Both of these balers use HDPE netting, 24" wide which we buy by the pallet from Farmers Net Wrap (UK) who have a subsidiary manufacturer in Kansas.
The baler does not use knives. Forage length is critical but we mostly cut, wrap and bale in the early part of May. Mow into windrows, bale and wrap. If the forage gets away from us we use a Falc flail mower set high to top the forage, then mow into windrows. Basically you are swapping raking for flailing in that situation. Stretch wrap can be 10" or up to 15" which we have sourced from Canada, and the U.S. through Protexia who handle the Rani stretch wrap from Finland. The Canadians at SilaGrow sell a Chinese product that works well too. Both netting and stretch wrap we clean off and dry when pulling a bale to feed. It gets stuffed into plastic garbage bags and taken to the recycling drop off on the mainland every year.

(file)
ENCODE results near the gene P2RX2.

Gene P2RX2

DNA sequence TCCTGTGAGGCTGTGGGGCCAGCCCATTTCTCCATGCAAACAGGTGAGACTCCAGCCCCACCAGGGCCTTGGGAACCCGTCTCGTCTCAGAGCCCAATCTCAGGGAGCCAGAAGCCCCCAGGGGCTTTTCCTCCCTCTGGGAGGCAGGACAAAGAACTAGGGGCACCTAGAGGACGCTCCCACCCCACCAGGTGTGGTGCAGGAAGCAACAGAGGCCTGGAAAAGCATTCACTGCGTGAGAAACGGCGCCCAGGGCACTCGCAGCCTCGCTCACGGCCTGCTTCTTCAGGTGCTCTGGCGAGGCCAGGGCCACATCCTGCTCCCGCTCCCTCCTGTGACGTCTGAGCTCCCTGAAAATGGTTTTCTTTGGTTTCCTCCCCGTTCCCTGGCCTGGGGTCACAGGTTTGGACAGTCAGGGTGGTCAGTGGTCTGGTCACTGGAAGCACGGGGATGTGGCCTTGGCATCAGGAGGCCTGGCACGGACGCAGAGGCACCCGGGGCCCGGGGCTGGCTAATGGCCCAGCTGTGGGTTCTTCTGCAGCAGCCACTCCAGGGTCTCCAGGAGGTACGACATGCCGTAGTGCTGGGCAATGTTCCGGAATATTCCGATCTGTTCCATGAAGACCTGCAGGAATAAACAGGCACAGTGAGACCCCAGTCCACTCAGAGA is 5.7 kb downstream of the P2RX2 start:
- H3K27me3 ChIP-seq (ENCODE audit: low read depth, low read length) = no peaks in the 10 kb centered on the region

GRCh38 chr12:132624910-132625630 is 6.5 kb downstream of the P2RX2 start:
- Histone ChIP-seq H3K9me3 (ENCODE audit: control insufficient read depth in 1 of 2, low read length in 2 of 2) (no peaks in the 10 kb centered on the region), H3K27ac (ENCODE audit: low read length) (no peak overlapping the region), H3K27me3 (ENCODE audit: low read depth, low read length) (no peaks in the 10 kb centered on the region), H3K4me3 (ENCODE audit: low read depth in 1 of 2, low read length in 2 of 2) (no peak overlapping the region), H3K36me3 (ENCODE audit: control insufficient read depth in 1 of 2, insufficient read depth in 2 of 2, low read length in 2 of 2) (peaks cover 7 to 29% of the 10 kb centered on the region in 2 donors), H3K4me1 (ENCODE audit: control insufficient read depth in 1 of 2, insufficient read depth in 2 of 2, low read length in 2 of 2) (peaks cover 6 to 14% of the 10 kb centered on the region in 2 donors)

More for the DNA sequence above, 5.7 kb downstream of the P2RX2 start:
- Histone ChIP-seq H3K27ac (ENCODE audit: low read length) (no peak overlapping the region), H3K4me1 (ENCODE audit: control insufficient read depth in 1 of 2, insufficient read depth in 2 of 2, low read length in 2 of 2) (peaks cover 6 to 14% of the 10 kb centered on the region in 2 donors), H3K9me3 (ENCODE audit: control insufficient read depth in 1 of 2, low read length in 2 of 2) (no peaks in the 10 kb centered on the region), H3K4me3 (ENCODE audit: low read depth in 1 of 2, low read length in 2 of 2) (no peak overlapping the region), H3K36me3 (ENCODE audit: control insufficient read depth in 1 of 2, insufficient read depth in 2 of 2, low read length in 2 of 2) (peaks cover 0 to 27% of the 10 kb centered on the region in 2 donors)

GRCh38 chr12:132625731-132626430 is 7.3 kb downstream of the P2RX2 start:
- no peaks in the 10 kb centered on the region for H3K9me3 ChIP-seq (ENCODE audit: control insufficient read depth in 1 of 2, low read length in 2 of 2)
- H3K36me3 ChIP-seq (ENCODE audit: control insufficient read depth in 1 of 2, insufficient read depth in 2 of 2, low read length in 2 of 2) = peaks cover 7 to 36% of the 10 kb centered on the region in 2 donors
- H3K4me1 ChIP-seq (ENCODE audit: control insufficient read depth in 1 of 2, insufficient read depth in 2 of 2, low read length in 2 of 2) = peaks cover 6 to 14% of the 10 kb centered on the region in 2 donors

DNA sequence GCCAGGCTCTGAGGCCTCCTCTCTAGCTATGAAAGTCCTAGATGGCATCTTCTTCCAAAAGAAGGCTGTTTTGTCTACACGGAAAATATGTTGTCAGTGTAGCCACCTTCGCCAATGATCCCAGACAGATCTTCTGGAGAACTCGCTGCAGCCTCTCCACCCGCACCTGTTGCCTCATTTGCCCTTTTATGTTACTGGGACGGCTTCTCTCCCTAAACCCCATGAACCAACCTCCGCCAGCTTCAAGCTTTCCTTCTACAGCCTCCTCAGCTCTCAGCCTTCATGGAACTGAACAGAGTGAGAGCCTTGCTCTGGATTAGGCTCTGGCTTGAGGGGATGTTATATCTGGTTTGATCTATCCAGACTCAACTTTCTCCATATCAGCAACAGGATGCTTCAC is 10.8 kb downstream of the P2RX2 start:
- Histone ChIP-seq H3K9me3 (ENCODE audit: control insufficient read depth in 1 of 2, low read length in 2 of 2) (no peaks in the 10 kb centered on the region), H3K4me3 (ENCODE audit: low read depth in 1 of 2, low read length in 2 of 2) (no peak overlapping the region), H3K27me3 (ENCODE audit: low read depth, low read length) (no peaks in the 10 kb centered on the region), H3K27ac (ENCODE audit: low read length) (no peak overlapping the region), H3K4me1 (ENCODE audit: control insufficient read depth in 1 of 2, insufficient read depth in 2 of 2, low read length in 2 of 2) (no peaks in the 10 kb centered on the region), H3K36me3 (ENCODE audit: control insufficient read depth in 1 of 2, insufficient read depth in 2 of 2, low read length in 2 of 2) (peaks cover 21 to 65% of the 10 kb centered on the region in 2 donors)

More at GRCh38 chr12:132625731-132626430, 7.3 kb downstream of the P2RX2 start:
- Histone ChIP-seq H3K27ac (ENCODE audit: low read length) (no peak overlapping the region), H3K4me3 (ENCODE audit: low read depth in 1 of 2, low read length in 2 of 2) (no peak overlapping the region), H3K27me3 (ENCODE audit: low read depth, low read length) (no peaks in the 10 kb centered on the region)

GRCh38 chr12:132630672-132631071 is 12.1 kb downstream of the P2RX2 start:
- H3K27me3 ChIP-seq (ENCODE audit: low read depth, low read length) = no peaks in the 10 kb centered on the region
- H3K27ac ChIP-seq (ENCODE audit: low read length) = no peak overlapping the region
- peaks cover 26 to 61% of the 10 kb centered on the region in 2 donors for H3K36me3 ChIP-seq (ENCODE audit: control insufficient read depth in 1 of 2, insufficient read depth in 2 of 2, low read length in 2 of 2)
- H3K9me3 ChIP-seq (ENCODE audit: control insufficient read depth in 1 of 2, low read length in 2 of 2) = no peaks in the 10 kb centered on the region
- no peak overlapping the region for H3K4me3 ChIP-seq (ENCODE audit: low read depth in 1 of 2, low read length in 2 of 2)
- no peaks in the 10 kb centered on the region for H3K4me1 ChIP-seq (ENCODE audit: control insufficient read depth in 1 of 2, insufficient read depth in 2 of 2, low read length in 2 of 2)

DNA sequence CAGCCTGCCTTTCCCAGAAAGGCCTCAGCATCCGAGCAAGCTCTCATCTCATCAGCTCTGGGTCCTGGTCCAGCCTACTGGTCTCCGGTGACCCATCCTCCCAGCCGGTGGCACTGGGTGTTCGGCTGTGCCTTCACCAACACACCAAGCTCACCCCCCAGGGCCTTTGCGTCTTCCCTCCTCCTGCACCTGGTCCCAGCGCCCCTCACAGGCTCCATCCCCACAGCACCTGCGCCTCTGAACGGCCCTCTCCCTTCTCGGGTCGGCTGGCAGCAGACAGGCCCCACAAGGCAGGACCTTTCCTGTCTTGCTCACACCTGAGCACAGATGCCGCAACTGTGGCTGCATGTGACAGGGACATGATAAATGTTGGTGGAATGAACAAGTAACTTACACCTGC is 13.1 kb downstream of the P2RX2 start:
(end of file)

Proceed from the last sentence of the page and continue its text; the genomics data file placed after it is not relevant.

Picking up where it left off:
The baler and wrapper module both uses metric chain in 10B and 12B sizes. Baler three loops on the right side under the cover and two on the left. Chains can last up to three years if you give them a good lube at the beginning of the season and adjust tension and re-lube after 100 or so bales. After the third season chains are swapped out with new chain. This preserves the cogs much better as chains do stretch with use. Much like a motorcycle or bicycle chain and similar maintenance. Chains drive rollers with steel cogs that are aluminum with solid steel shafts mounted in the frame with sealed bearings, no belts. Wrapper module is hydraulic driven connected to rear remotes and the whole Combi has an electronic control module that mounts in the tractor and is wired into a separate 12V circuit to the battery of the tractor. An add on that helps is a rear mounted camera that is magnetically held on to the Combi hydraulic switch box and points back towards the wrapper so you can monitor the wrapping sequence from the tractor while rolling up the next bale to drop into the wrapper after the current wrapping bale is finished and dropped onto the ground.